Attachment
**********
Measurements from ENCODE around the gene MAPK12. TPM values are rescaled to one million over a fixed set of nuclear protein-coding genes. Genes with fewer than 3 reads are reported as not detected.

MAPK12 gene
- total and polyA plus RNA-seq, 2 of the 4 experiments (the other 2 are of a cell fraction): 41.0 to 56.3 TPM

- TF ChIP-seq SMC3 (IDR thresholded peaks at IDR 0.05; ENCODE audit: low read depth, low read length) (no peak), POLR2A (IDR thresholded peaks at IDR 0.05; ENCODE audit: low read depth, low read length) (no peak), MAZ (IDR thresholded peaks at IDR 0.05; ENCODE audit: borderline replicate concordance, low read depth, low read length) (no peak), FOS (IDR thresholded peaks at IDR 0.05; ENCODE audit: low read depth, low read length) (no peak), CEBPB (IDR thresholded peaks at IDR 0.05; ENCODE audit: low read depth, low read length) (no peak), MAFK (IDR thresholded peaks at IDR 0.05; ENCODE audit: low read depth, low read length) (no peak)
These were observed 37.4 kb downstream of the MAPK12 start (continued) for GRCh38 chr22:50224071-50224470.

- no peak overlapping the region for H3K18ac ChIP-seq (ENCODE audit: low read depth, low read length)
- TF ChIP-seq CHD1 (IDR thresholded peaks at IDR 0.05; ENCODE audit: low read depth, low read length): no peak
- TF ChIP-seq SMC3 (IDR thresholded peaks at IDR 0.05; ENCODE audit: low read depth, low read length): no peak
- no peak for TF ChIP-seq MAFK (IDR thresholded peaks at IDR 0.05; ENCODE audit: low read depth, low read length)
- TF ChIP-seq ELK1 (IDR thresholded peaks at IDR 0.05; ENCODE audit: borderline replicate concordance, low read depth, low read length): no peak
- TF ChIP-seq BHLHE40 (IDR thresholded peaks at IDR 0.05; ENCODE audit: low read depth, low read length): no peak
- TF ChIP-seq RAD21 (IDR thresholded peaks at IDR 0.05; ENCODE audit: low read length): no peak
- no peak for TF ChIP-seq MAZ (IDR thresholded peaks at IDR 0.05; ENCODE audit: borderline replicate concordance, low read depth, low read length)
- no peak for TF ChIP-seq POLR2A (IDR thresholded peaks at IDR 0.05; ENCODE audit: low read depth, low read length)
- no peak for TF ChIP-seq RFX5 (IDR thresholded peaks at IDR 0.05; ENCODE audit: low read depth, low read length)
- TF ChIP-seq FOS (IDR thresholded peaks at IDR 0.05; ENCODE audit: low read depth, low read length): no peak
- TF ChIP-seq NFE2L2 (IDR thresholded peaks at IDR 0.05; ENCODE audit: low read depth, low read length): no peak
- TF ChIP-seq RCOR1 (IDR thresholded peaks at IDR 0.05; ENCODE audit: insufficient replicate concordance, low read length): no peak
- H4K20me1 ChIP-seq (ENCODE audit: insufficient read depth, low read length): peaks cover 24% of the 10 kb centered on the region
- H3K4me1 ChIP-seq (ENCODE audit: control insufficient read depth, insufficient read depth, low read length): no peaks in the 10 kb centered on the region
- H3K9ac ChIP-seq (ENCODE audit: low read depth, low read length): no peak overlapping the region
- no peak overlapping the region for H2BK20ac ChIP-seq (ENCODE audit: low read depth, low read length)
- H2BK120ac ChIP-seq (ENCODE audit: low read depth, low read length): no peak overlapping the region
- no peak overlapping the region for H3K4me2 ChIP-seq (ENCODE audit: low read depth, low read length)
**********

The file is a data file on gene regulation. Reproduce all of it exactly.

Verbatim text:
Measurements from ENCODE around the gene MAPK12. TPM values are rescaled to one million over a fixed set of nuclear protein-coding genes. Genes with fewer than 3 reads are reported as not detected.

MAPK12 gene
- total and polyA plus RNA-seq, 2 of the 4 experiments (the other 2 are of a cell fraction): 41.0 to 56.3 TPM

- TF ChIP-seq SMC3 (IDR thresholded peaks at IDR 0.05; ENCODE audit: low read depth, low read length) (no peak), POLR2A (IDR thresholded peaks at IDR 0.05; ENCODE audit: low read depth, low read length) (no peak), MAZ (IDR thresholded peaks at IDR 0.05; ENCODE audit: borderline replicate concordance, low read depth, low read length) (no peak), FOS (IDR thresholded peaks at IDR 0.05; ENCODE audit: low read depth, low read length) (no peak), CEBPB (IDR thresholded peaks at IDR 0.05; ENCODE audit: low read depth, low read length) (no peak), MAFK (IDR thresholded peaks at IDR 0.05; ENCODE audit: low read depth, low read length) (no peak)
These were observed 37.4 kb downstream of the MAPK12 start (continued) for GRCh38 chr22:50224071-50224470.

- no peak overlapping the region for H3K18ac ChIP-seq (ENCODE audit: low read depth, low read length)
- TF ChIP-seq CHD1 (IDR thresholded peaks at IDR 0.05; ENCODE audit: low read depth, low read length): no peak
- TF ChIP-seq SMC3 (IDR thresholded peaks at IDR 0.05; ENCODE audit: low read depth, low read length): no peak
- no peak for TF ChIP-seq MAFK (IDR thresholded peaks at IDR 0.05; ENCODE audit: low read depth, low read length)
- TF ChIP-seq ELK1 (IDR thresholded peaks at IDR 0.05; ENCODE audit: borderline replicate concordance, low read depth, low read length): no peak
- TF ChIP-seq BHLHE40 (IDR thresholded peaks at IDR 0.05; ENCODE audit: low read depth, low read length): no peak
- TF ChIP-seq RAD21 (IDR thresholded peaks at IDR 0.05; ENCODE audit: low read length): no peak
- no peak for TF ChIP-seq MAZ (IDR thresholded peaks at IDR 0.05; ENCODE audit: borderline replicate concordance, low read depth, low read length)
- no peak for TF ChIP-seq POLR2A (IDR thresholded peaks at IDR 0.05; ENCODE audit: low read depth, low read length)
- no peak for TF ChIP-seq RFX5 (IDR thresholded peaks at IDR 0.05; ENCODE audit: low read depth, low read length)
- TF ChIP-seq FOS (IDR thresholded peaks at IDR 0.05; ENCODE audit: low read depth, low read length): no peak
- TF ChIP-seq NFE2L2 (IDR thresholded peaks at IDR 0.05; ENCODE audit: low read depth, low read length): no peak
- TF ChIP-seq RCOR1 (IDR thresholded peaks at IDR 0.05; ENCODE audit: insufficient replicate concordance, low read length): no peak
- H4K20me1 ChIP-seq (ENCODE audit: insufficient read depth, low read length): peaks cover 24% of the 10 kb centered on the region
- H3K4me1 ChIP-seq (ENCODE audit: control insufficient read depth, insufficient read depth, low read length): no peaks in the 10 kb centered on the region
- H3K9ac ChIP-seq (ENCODE audit: low read depth, low read length): no peak overlapping the region
- no peak overlapping the region for H2BK20ac ChIP-seq (ENCODE audit: low read depth, low read length)
- H2BK120ac ChIP-seq (ENCODE audit: low read depth, low read length): no peak overlapping the region
- no peak overlapping the region for H3K4me2 ChIP-seq (ENCODE audit: low read depth, low read length)